It comes with different names, but Scintillation Grid is probably the right name. Thanks to Elke Lingelbach of the Institut fur Augenoptik Aalen in Germany, this optical illusion is available to us. Illusion: Just count the number of black points!
The Amazing Dots:
This illusion is designed by Jeremy L. Hinton of Bristol, UK. What is the point? Just concentrate on the mark ‘X’ and you will see start seeing a green dot rotating instead of pink and then these pink dots will disappear and only green rotating dot will remain.
The science behind it is ‘Negative Retinal Afterimage’ or after image effect.
Getting millions of hits, this is the most wonderful illusion you will come across. Put it on a table and move around it, you see the head of the dragon move across.
Theory is that on viewing a solid object, brain figures out how the object we are looking at will behave. But dragon gives us wrong impression or to our brain. The thing is shape of it, we misinterpret it by assuming that nose is pointed towards us but actually the head of the dragon is concave.
The letter ‘X’ seems to be made of different shades of colur actually it is not. It is made of single colur and can you guess which colur is that?
Mona Lisa Illusion:
Two most famous paintings in the world placed up side down. Can you tell the difference?
If you spin the image right way up, you find that one of Mona Lisa looks ghastly. The reason is that your mind is not used to looking pitures up side down, thats why it could not diffrentiate between two pictures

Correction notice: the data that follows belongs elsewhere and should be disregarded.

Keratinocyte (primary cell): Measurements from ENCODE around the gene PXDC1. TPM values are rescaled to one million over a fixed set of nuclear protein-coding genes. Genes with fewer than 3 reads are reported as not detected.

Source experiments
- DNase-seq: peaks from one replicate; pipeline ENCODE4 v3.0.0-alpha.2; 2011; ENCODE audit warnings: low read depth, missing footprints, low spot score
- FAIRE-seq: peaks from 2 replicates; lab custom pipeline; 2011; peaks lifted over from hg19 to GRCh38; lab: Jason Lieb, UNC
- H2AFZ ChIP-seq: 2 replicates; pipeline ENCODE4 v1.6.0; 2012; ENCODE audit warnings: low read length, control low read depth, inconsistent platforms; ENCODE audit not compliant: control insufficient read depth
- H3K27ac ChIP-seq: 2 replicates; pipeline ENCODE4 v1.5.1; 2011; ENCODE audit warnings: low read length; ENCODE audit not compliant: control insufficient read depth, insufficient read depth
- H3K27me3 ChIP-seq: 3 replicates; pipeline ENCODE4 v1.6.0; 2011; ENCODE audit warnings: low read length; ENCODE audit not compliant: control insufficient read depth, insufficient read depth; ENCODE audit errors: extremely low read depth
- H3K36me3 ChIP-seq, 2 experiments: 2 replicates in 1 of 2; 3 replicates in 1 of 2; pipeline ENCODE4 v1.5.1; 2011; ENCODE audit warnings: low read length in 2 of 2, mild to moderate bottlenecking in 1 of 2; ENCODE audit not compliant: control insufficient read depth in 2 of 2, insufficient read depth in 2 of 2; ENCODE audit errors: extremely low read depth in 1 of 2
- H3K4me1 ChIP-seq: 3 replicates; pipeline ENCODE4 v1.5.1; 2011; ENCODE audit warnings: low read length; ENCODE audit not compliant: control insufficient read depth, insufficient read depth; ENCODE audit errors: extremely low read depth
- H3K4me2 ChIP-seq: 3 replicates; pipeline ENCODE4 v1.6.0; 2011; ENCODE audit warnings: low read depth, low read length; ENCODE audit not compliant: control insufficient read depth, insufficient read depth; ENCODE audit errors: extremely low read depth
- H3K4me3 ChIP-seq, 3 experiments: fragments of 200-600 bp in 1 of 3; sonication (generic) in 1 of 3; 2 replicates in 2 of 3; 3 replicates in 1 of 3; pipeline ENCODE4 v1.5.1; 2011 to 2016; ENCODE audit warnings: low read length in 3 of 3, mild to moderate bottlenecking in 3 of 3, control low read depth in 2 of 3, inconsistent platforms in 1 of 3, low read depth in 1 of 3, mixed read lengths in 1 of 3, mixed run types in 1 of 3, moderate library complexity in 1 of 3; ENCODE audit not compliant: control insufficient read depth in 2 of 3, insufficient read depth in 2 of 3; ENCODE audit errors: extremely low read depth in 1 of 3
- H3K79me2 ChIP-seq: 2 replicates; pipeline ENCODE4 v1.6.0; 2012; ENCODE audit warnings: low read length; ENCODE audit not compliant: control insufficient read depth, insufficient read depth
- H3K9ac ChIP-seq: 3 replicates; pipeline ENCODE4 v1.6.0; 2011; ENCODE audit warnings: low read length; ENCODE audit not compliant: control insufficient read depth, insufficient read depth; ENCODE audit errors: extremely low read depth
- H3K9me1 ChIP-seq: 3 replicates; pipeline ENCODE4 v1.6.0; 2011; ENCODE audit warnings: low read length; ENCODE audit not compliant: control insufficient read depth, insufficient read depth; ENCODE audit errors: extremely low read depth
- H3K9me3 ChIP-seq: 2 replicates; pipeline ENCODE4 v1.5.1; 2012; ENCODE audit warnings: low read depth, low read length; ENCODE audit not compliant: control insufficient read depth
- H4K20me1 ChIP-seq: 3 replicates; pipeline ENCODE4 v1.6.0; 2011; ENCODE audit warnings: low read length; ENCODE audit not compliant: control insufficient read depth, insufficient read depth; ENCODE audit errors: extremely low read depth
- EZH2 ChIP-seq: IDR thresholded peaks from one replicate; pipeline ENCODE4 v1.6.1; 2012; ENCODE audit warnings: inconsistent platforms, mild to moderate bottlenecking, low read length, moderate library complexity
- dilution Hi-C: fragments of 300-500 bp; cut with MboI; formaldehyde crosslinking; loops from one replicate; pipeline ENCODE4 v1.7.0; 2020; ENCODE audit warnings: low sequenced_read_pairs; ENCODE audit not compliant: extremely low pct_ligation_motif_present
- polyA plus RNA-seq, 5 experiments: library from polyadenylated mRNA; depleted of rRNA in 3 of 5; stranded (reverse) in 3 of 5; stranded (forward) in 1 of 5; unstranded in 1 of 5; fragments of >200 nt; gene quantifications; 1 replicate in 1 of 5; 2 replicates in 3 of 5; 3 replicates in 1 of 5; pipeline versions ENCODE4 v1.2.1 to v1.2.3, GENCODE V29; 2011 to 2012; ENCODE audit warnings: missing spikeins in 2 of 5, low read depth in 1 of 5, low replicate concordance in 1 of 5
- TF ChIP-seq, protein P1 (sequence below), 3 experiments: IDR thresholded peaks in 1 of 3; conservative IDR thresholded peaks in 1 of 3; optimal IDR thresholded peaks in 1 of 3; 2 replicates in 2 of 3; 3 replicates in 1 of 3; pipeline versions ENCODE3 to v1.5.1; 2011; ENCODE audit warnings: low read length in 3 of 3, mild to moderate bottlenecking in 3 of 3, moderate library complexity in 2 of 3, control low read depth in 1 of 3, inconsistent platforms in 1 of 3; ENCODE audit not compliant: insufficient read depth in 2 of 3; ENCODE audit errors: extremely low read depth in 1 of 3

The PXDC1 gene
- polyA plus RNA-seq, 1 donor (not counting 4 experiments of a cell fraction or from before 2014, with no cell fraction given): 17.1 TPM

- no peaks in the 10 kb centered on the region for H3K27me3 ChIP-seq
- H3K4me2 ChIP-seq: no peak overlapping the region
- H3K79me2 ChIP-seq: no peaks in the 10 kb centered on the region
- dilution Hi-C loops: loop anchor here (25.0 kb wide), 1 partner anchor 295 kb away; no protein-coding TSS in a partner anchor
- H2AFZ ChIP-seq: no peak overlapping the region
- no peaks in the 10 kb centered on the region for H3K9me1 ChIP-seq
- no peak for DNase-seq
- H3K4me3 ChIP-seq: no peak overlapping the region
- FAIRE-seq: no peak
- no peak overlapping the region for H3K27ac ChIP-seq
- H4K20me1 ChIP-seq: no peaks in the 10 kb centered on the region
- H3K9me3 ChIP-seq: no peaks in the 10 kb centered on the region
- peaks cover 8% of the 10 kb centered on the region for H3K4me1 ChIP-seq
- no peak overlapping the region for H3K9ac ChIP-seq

The disks appear to rotate because the concentric gray circles give the impression off spirals.
We see shift in identical colors when there is a different background on which they are framed resulting in a phenomena called “simultaneous contrast”. This results in a a variety of affects on how we see objects.
For this illusion, look at the diagrams below. Do you see different colors on each side of the stripe? In each picture, you observe that squares present at the left side of the image are more darker compared to those at the right. To clearly see the simultaneous contrast effect, watch the images from the side of your picture.
Let me guess, you perceived a white equilateral triangle in the above picture. But, as a matter of fact none is drawn. This effect is called as illusory contour.
You will also observe that the white triangle is more brighter than the surrounding, but in fact it has same level of brightness as does the background have.
Friday, September 04, 2009